In the second half of the sixteenth century, Richard Hooker (1554–1600) sought a path between the Catholic churchmanship of the past and the Calvinist churchmanship influenced by Geneva. After 1588 and the destruction of the Spanish Armada, the dangers from the Catholic side were substantially dissipated. Doctrinally, Hooker largely disagreed with Trent but was more open to the late medieval theologians than some of his Calvinist peers. This led to complex discussions about the desirability (or otherwise!) of freedom of conscience. At a time when church and state together imposed the standards of churchmanship and worship that the ruling parties thought acceptable throughout the state, to argue that it could be good for the nation to allow some flexibility grounded in the conscience of the individual believer was innovative. But note well that this was not freedom to choose anything; one’s conscience was constrained by the given revelation, by the authority of God. The question was how to interpret it. Even a century later, when John Locke (1632–1704) advocated a much broader freedom of conscience, it was in some ways constrained by Deist assumptions.
By contrast, freedom of conscience today is not far from an appeal to let everyone do that which is right in their own eyes. There is no eternal referent to which appeals might be made for a different interpretation; conscience is individualistic and self-referring.
It has often been pointed out that in the past every culture displays both tolerance and intolerance. There may be less tolerance where a regime is more dictatorial, or where the plausibility structures are copious and interlocking,2 but every regime allows a certain amount of dissent, perhaps because it is impossible to control everything, perhaps because of a belief that it is good for the society to permit and perhaps even foment differences of opinion.
All of this is simply a clumsy way of saying that in the past, whether in the time of Tiglath-Pileser III, the time of Louis XIV, the time of Queen Victoria, or the time of Teddy Roosevelt, tolerance presents itself as a parasitic virtue. By this I mean that it is a virtue that necessarily feeds off larger cultural values and virtues: it was always a question of how much deviation from the cultural norms could be considered good for the culture. Tolerance was neither an independent virtue nor an independent vice: it was always perceived as either a good or at least a useful deviation from larger norms, or a wicked and dangerous deviation from those norms—but in any case, it had no meaning apart from those norms which gave it shape.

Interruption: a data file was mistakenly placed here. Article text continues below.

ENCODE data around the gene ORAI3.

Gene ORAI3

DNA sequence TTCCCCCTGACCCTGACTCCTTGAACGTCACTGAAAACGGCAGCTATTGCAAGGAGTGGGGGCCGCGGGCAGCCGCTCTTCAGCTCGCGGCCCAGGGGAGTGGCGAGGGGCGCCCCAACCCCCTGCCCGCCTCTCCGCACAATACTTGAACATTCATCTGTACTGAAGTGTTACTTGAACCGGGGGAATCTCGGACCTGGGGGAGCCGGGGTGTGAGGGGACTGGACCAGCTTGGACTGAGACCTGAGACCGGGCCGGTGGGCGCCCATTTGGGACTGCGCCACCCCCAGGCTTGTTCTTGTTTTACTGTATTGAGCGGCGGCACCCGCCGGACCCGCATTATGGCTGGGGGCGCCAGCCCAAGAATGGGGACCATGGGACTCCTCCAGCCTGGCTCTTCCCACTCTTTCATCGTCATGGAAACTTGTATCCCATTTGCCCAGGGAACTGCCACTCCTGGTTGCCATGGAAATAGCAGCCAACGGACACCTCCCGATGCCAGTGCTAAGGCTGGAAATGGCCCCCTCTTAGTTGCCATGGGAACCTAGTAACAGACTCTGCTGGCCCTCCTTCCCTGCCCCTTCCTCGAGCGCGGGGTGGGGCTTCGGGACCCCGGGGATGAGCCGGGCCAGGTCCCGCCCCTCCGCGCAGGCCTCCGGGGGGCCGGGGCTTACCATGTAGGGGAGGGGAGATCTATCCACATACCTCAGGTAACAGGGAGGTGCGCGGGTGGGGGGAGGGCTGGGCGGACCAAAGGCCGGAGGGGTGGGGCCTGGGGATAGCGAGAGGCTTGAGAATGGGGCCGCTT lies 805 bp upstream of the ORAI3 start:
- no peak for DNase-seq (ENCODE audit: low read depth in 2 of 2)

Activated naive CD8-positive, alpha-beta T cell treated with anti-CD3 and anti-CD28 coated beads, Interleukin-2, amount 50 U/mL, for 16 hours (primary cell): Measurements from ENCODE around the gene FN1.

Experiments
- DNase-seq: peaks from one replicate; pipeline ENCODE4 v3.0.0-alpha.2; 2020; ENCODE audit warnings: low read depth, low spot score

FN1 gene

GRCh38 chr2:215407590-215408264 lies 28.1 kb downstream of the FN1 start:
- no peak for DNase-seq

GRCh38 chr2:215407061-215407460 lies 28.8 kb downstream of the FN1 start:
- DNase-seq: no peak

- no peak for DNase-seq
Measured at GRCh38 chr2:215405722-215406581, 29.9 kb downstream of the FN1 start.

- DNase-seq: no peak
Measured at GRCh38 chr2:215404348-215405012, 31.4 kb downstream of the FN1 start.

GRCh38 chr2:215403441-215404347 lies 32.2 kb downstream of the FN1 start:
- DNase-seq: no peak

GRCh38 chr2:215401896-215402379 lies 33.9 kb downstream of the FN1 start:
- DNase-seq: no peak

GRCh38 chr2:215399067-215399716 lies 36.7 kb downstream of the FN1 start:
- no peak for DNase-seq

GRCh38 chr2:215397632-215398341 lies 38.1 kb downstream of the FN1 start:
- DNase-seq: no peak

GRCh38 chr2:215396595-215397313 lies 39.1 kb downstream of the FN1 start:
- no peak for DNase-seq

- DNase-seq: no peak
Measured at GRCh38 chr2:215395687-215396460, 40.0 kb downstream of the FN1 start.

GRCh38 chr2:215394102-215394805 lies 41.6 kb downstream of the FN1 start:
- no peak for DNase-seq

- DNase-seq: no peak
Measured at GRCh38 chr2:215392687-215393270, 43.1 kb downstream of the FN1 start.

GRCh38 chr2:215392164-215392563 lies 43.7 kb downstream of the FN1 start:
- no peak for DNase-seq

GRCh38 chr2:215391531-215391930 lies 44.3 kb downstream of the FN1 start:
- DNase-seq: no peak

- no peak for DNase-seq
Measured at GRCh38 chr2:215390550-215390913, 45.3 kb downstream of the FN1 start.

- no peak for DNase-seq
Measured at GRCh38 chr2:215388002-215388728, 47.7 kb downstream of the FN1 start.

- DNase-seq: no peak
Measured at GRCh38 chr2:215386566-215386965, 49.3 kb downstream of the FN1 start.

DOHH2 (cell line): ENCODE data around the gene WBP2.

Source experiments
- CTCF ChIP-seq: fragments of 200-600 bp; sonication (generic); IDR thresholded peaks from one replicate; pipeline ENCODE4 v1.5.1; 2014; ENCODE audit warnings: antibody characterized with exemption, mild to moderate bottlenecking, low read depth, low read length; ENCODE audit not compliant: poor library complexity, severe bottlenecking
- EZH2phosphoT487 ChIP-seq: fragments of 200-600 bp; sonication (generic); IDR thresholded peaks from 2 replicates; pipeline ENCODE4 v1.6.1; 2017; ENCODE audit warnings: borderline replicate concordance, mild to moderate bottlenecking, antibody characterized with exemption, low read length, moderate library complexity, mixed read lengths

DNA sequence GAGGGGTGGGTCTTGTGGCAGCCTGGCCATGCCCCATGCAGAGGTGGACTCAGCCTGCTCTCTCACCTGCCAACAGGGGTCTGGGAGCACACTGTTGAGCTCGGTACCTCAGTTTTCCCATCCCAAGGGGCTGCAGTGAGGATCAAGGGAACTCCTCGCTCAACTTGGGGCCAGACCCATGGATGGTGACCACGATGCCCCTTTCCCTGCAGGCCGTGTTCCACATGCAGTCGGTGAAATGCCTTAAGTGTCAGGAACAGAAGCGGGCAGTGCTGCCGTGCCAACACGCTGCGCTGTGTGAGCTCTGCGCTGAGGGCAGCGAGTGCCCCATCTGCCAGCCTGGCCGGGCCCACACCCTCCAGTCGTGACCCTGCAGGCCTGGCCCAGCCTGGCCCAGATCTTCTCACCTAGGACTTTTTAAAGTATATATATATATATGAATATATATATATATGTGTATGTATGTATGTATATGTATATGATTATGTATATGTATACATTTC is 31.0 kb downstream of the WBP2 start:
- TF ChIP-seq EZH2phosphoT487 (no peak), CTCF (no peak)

But in some calls for tolerance today, tolerance seeks to project itself as an independent virtue, perhaps the most important virtue. I have argued elsewhere that this turns out to be intellectually confusing and morally perverse. It is intellectually confusing because it makes little sense to speak of tolerating something or other unless one disagrees with it: one cannot meaningfully say that a Christian tolerates an atheist, or vice versa, until one establishes that they disagree. It is not tolerance unless one first disagrees; if there is no disagreement, one may speak of moral indifference, or ignorance of the other’s position, or carelessness, but not of tolerance. This elevation of tolerance to the level of independent virtue is not only intellectually confusing, however, but morally perverse. It is morally perverse because it proves to be spectacularly intolerant toward those who claim certain other positions are wrong. In the name of tolerance, this new so-called tolerance adopts intolerance.
What should be clear by now from all four of these examples is that the dramatic differences in meaning is a correlative of the loss of God, or at least the loss of an external standard. Guilt becomes guilty feelings with special ease when there is no God or law before whom or which we are objectively guilty; shame becomes loss of face before peers if there is no God before whom to be ashamed. Freedom of conscience becomes sanction to do whatever I want to do, instead of the right to interpret what God has given. And tolerance becomes either an incoherent mess, or, at best, nothing more than a poorly grounded plea to be nice.
The urgency of thinking and speaking worldviewish presses on us ever harder.
D. A. Carson